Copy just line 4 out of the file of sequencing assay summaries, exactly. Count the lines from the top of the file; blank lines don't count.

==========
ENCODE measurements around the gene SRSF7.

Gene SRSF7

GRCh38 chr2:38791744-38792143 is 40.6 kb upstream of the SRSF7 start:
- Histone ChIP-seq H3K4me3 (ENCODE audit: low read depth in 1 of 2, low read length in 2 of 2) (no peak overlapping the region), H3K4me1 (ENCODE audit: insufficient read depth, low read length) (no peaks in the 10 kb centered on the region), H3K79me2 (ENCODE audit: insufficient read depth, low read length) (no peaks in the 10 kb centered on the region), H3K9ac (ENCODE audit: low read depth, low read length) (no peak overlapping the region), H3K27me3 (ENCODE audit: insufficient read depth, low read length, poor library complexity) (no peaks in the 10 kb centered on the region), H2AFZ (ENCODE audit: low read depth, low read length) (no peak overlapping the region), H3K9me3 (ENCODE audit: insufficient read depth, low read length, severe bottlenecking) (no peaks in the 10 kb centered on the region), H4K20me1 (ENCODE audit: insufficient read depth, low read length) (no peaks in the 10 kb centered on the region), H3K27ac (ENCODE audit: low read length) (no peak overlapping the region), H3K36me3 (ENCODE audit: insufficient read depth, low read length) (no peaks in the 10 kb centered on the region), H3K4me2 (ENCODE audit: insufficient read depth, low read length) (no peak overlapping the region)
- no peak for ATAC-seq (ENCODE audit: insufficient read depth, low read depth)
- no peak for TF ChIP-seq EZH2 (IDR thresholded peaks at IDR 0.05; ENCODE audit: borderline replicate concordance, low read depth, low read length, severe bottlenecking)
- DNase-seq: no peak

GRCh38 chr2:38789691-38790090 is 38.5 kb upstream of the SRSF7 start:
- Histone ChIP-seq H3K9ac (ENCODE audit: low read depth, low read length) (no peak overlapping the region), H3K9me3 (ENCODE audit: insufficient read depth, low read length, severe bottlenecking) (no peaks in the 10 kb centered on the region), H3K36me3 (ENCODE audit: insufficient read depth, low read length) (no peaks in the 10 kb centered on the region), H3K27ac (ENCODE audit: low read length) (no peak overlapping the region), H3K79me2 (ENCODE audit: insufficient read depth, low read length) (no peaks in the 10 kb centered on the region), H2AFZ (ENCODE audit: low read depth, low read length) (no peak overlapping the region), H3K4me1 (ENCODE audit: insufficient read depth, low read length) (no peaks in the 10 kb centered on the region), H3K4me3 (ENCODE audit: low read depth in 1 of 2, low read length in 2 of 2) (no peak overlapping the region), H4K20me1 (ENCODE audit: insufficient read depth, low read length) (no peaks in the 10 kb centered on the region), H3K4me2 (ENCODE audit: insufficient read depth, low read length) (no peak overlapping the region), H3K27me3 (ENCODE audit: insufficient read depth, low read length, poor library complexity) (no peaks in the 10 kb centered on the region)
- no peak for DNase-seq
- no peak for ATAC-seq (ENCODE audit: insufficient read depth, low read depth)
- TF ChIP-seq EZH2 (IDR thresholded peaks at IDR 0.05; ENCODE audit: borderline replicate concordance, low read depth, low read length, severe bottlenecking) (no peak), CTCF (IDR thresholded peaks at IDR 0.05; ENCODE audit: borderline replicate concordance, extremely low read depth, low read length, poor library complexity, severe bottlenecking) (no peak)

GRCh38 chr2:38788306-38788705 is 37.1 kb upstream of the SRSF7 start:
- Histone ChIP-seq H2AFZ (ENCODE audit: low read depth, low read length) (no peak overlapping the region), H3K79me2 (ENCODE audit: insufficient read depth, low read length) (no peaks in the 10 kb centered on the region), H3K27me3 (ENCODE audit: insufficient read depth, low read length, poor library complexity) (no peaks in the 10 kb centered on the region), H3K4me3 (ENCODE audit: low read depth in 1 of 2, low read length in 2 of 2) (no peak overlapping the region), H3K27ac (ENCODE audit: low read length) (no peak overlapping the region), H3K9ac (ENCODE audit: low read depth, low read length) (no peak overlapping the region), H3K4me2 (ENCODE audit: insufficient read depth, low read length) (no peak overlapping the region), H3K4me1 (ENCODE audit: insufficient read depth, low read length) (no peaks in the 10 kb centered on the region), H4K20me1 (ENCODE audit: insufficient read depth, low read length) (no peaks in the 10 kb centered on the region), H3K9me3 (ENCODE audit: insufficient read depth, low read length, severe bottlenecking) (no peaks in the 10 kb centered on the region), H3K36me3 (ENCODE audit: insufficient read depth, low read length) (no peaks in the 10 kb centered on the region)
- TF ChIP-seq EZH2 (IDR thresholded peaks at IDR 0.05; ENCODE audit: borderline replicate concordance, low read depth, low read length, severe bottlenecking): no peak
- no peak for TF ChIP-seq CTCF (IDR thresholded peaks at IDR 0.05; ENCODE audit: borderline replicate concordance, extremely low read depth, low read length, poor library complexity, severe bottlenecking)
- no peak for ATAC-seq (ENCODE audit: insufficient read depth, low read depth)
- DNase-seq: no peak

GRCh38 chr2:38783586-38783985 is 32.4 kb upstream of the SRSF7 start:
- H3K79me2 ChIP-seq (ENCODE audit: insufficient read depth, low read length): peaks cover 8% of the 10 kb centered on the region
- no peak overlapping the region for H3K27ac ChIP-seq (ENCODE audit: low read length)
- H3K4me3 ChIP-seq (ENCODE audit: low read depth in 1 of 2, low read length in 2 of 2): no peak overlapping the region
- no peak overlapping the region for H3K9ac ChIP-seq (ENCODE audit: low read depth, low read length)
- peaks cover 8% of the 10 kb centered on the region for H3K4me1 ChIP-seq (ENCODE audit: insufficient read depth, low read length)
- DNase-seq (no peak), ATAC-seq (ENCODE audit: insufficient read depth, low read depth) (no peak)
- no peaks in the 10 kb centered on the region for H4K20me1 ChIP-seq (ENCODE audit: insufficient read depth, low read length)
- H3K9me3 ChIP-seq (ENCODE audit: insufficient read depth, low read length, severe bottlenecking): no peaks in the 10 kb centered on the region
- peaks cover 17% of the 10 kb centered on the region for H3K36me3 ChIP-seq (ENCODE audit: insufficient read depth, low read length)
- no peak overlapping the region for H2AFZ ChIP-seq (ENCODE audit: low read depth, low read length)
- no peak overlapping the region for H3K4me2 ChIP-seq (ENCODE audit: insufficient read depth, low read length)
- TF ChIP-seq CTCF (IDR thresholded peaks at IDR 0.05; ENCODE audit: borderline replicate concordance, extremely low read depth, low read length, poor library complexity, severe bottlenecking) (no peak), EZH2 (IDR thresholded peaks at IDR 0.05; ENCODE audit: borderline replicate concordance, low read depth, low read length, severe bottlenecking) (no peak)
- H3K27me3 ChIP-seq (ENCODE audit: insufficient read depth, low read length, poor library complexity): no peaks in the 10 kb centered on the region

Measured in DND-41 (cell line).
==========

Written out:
- Histone ChIP-seq H3K4me3 (ENCODE audit: low read depth in 1 of 2, low read length in 2 of 2) (no peak overlapping the region), H3K4me1 (ENCODE audit: insufficient read depth, low read length) (no peaks in the 10 kb centered on the region), H3K79me2 (ENCODE audit: insufficient read depth, low read length) (no peaks in the 10 kb centered on the region), H3K9ac (ENCODE audit: low read depth, low read length) (no peak overlapping the region), H3K27me3 (ENCODE audit: insufficient read depth, low read length, poor library complexity) (no peaks in the 10 kb centered on the region), H2AFZ (ENCODE audit: low read depth, low read length) (no peak overlapping the region), H3K9me3 (ENCODE audit: insufficient read depth, low read length, severe bottlenecking) (no peaks in the 10 kb centered on the region), H4K20me1 (ENCODE audit: insufficient read depth, low read length) (no peaks in the 10 kb centered on the region), H3K27ac (ENCODE audit: low read length) (no peak overlapping the region), H3K36me3 (ENCODE audit: insufficient read depth, low read length) (no peaks in the 10 kb centered on the region), H3K4me2 (ENCODE audit: insufficient read depth, low read length) (no peak overlapping the region)